Dearest Rachel –
I never met the dogs you grew up with: Crispin, who was your mother’s when she met your dad while teaching at university (Their story was an interesting ‘meet-cute,’ and one rife with all manner of battles for employment rights within the academic field and what not, but they’re not particularly relevant for this letter. Maybe another time; I know I’ll probably not tell the story very well, but I’m one of the only ones left who know it at all), or his daughter, Canny (I know there was more to her name than that, but her full name was almost never used in the telling, so it’s all the name I know). By the time I was making the occasional visit to you at your parents’, her son, Rufus, was getting up in years (although not so much that Daniel didn’t get to meet him; her even has a few dim memories of the old boy).
I do recall some of the stories about them: how Crispin did not take kindly to this ‘other man’ in his mistress’ life (I think that a pair of shoes or other clothing was destroyed somewhere along the way, just to show Bill who was boss in the house); how Canny would become the first in a long line of family dogs that preferred sleeping with you in your bedroom than with her supposed real mistress and master; and so forth.
But the one that came to mind this morning was about how, when she knew the end was near, Canny made her way to the basement of your family home, curled herself up, and more or less let herself go. I don’t recall the details; I don’t think you were fond of telling the story (it’s hard to talk about a dying dog, even if, like me, you’re not particularly emotionally invested in them, and of course, you were, with every single one of them), but I understand that your folks had the vet come to your home – such is the difference between suburbia and downstate. In any event, Canny passed away in that basement.
And from that moment on, Rufus pointedly refused to ever go down there. While it’s true that he had begun aging as well, and travelling down stairs is tricky on four feet as opposed to two (just try crawling on hands and feet, and you’ll understand – upstairs is a breeze, but downstairs can be terrifying. Chompers never liked climbing stairs, either, because he knew what he’d eventually have to do, and didn’t look forward to it), you and your parents agreed that his reluctance to do so was in no small part because of the fact that he knew this was where his mother died, and he wanted no part of that section of the house.
Since what happened to you took place nowhere near our home – although there’s no denying that neither Daniel nor I have any great desire to revisit the place, save for on those occasions where I need to be there in a professional capacity (in point of fact, neither of us were ever much for the outdoors; even our fateful trip was at your urging as opposed to any particular desire on our own part) – there should be no such reaction on either of our parts regarding any particular room of the house. And yet…
Somewhere along the line, when Jan and I had managed to clear out the kitchen of all the detritus that had piled up over the past few years (and, in all honesty, some things had been lingering for actual decades), Daniel stepped into the kitchen, declared that there was an ‘echo’ to it, and resolved to stay out of it as much as possible thenceforth.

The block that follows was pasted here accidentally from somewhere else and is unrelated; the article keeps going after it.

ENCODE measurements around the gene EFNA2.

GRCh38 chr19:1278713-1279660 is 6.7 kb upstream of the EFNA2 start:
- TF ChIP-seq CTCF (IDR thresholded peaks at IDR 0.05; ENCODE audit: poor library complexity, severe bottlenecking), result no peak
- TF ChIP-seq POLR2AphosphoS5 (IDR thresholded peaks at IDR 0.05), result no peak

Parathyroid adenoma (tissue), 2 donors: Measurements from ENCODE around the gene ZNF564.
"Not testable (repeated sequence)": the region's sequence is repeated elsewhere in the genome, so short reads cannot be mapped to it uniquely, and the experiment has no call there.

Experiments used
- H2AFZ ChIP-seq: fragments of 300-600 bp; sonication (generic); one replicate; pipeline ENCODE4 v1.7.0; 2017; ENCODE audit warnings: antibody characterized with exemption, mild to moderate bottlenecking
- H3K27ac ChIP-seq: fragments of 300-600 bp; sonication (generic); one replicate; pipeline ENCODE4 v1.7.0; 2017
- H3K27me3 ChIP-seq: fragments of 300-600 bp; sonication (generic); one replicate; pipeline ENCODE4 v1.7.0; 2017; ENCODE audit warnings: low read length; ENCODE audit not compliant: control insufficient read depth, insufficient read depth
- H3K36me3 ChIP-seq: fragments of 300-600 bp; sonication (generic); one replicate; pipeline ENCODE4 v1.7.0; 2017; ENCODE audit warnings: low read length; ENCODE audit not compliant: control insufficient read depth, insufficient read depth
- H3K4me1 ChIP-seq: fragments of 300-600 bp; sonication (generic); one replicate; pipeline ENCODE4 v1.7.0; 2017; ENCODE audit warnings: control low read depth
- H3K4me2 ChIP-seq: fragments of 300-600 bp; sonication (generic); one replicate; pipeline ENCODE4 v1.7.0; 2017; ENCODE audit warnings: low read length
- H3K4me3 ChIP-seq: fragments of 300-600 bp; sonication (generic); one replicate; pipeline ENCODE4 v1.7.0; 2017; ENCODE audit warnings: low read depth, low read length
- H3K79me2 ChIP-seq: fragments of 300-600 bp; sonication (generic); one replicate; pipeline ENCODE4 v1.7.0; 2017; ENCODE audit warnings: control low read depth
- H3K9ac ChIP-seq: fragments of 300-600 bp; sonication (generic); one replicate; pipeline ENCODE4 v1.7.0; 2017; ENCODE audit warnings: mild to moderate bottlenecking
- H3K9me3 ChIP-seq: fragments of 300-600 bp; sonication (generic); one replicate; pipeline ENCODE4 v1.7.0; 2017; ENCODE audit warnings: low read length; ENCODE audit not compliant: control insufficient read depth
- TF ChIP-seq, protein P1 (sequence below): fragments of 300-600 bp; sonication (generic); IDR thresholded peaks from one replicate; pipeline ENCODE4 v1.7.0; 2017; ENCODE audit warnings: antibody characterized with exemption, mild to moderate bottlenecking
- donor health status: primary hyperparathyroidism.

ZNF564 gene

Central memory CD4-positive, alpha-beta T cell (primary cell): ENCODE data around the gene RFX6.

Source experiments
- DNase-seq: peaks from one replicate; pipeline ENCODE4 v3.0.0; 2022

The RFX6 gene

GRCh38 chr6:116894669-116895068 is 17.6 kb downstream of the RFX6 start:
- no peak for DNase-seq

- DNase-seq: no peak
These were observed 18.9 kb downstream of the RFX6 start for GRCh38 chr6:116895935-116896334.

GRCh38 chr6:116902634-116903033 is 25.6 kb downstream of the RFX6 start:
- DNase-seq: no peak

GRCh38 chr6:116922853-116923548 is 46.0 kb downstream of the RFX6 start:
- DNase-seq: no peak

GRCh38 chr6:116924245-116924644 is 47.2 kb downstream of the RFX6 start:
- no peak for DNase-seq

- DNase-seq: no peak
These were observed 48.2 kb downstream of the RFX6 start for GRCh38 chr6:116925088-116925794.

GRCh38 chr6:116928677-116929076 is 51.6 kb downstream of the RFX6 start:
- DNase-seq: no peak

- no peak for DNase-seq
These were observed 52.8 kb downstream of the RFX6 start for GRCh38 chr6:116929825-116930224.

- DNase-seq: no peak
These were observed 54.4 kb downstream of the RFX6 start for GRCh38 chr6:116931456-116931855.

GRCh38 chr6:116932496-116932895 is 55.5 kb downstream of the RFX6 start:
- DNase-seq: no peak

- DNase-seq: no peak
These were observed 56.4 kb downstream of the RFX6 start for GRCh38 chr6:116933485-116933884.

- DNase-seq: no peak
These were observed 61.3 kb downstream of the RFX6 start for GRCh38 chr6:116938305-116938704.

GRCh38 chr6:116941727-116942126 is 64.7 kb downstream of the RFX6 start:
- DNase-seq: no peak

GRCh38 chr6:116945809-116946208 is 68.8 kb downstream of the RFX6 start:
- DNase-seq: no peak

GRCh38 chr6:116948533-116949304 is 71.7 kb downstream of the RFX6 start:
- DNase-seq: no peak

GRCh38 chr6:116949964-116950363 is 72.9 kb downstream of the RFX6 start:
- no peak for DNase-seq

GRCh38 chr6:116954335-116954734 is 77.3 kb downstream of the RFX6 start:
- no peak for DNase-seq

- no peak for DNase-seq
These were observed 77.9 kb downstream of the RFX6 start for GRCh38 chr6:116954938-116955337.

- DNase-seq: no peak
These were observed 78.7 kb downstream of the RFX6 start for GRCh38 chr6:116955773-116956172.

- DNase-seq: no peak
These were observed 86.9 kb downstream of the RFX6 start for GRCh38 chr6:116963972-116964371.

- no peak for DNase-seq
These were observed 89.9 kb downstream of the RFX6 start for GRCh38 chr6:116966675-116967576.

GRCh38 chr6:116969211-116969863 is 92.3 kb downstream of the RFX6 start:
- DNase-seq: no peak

I’m in no position to argue his assessment. Certainly, he’s probably somewhat accurate, in a very literal sense, since most of the stuff we threw out would have been relatively soft, or otherwise functioned as a baffle for sounds being made in there. And what was left were the hard edges – the floor was uncovered, as were the surfaces of the counter and stove. Clean though they might be, sound would bounce off of them more than in years past – and even the absence of the mess itself served to underline your own absence, making the supposed ‘improvement’ just one more poignant reminder that you were (and are) no longer there. The place was now alien to him, and he didn’t (and still doesn’t) like it.
The result of this reluctance, however, begins to concern me. I have no problem with being in the kitchen myself; indeed, I make frequent use of the table that barely a year ago was overflowing with various containers you kept for the sake of possible future food storage (despite the fact that we had no place to store the containers when they were empty; where would we put them, say, after a Thanksgiving meal, when they were filled?) when I make myself breakfast while he sleeps (if he’s awake, I eat at the dining room table – he rarely joins me there, usually preferring his rocker/recliner in the family room, but at least we’re sharing the same extended space). But since he doesn’t usually bother with breakfast when I’m there, what does he do for food when I’m at the ‘office’? The answer is, generally, he doesn’t.
In fact, just last night, the folks were teasing me a little bit as Daniel downed his third helping of pork chop as we ate with Mom like we do every Thursday evening. “Don’t you even feed him?” Daniel actually acknowledged that he’d not eaten all day prior to the evening’s repast, but at least made a point of absolving me of responsibility for his situation: “That’s on me,” he said, also adding that he wanted to be as hungry as possible to be able to enjoy as much of Meema’s cooking as possible. Praise him for a superb bit of diplomacy, there; excusing me, while complimenting her to the heavens. Well played, son, well played.
But that’s just one day out of the week. And while he points out that my concern for him is partly due to my own hunger (and my assumption that he ought to be hungry if I am), and the fact that I’m twice the man he is – with twice the stomach – it still seems that one meal a day is not an ideal situation.
Maybe things will change once the kitchen doesn’t look like ‘yours’ anymore. I can only hope.
Wish me luck, honey; I’m going to need it.